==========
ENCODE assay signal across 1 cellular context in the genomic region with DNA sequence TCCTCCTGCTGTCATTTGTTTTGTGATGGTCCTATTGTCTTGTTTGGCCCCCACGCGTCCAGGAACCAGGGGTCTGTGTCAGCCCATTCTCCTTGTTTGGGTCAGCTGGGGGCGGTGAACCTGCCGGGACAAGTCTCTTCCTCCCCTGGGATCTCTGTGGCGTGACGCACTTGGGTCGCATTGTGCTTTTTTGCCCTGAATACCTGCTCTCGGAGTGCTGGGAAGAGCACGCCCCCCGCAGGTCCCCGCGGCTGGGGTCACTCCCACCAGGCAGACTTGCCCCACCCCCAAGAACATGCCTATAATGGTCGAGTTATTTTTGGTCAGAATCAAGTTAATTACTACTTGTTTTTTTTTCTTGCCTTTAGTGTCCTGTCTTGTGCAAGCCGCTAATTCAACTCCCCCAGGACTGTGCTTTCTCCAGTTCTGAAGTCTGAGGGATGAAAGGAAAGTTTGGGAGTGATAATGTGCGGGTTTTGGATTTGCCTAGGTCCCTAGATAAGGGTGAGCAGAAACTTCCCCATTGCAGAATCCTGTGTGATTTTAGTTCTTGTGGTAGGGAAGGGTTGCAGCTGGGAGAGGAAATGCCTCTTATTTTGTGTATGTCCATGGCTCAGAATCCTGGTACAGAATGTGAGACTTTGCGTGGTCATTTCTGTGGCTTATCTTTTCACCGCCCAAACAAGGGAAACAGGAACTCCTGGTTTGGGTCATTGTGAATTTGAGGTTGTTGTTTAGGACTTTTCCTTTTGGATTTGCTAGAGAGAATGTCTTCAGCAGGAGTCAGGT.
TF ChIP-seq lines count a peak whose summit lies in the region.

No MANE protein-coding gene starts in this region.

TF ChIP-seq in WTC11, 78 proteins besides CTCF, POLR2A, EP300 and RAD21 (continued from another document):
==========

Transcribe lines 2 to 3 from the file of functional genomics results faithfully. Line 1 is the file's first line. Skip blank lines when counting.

TF ChIP-seq lines count a peak whose summit lies in the region.

No MANE protein-coding gene starts in this region.